It is often argued that quantum physics confirms Zen Buddhism, that our own “modern” ideas were prefigured by “Oriental” mythologies. This may or may not be so, but I do not think it is a useful path to follow. Instead, I would argue that some of the insights of non-Western mythologies do indeed bear striking resemblances to some of the most abstract formulations of modern science, but only because the same basic human mind is searching for a limited set of metaphors with which to make sense of the same basic human experiences, be the expressions Eastern or Western, “factual” or imaginative. This is the bridge that justifies our attempts to gain insights about our dreams from the stories that other cultures tell about their dreams.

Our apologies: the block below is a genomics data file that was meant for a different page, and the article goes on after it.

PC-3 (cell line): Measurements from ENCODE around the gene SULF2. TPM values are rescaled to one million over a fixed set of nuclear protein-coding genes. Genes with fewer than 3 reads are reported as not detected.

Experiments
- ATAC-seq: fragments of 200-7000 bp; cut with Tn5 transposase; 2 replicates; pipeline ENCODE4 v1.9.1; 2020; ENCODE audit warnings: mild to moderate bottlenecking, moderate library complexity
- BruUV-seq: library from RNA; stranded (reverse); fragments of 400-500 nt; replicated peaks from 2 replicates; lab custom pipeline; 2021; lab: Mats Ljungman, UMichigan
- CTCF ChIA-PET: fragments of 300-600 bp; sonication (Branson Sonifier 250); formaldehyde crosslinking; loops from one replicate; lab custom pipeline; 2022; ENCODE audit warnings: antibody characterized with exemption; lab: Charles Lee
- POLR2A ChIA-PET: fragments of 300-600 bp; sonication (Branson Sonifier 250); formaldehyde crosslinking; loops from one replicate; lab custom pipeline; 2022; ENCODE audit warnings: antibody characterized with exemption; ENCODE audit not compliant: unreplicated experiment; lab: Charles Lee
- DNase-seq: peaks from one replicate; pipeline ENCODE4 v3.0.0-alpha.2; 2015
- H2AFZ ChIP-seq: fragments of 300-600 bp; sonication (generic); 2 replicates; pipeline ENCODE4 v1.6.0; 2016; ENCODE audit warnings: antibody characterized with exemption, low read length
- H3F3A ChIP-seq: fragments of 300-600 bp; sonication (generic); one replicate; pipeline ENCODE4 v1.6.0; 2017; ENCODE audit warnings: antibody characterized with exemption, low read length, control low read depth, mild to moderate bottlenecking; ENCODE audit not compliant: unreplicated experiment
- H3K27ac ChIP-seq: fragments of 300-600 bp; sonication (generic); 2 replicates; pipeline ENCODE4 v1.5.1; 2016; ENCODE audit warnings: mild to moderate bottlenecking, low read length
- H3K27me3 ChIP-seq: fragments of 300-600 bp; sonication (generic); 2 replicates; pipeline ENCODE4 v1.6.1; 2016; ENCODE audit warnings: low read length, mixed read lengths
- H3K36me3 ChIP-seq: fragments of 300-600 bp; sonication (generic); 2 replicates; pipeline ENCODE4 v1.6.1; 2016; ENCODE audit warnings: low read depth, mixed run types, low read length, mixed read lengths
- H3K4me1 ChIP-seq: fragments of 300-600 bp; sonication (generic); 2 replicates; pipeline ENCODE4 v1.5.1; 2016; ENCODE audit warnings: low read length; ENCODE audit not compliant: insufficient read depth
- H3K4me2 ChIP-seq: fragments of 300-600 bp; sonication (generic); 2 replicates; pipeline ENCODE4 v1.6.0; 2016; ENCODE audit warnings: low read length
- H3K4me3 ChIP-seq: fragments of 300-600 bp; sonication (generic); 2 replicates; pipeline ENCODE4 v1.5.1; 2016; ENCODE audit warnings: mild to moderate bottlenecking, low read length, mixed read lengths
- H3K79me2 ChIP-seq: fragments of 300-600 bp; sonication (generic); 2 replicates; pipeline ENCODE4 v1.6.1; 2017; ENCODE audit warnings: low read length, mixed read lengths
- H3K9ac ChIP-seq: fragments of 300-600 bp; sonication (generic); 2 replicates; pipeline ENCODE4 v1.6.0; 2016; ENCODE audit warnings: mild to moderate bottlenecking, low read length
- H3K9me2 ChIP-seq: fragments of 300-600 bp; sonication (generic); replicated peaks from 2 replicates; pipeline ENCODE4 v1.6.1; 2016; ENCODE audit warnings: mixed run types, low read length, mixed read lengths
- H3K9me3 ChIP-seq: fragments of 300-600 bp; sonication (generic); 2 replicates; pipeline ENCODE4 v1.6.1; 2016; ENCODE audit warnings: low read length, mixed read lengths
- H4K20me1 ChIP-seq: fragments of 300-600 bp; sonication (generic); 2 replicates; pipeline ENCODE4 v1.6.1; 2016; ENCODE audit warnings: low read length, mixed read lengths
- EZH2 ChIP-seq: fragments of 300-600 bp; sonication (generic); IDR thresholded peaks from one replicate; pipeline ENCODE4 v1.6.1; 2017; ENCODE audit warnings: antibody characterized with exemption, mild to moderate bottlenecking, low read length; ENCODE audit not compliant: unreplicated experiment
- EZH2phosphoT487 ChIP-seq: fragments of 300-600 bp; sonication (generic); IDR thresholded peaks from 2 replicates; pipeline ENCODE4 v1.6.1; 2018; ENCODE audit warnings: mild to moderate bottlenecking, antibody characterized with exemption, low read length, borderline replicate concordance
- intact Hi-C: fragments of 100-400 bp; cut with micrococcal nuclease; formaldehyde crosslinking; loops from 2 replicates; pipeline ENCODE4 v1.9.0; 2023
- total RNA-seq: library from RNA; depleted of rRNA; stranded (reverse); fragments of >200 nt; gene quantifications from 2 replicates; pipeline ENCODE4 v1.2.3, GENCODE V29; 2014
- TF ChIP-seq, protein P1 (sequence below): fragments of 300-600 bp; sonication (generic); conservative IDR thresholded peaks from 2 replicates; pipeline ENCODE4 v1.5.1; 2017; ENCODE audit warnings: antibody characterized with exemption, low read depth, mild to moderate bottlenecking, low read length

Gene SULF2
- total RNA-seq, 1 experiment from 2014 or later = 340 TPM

KeywordsStriking Resemblance Genital Stimulation Vaginal Blood Flow Control Freak Dream Narrative
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- 1.Stephen LaBerge, Lucid Dreaming: The Power of Being Awake and Aware in Your Dreams (New York: Ballantine Books, 1985).Google Scholar
- 2.Hervey de Saint Denys, Dreams and How to Guide Them (London: Duckworth, 1982), cited in LaBerge, Lucid Dreaming, p. 116.Google Scholar
- 7.Oswald, cited by Charles Rycroft, The Innocence of Dreams (New York, Pantheon, 1979), p. 111.Google Scholar
- 9.See Wendy Doniger O’Flaherty, Dreams, Illusion, and Other Realities (Chicago: University of Chicago, 1984), passim.Google Scholar
- 11.See Wendy Doniger O’Flaherty, Other People’s Myths: The Cave of Echoes (New York: Macmillan, 1988).Google Scholar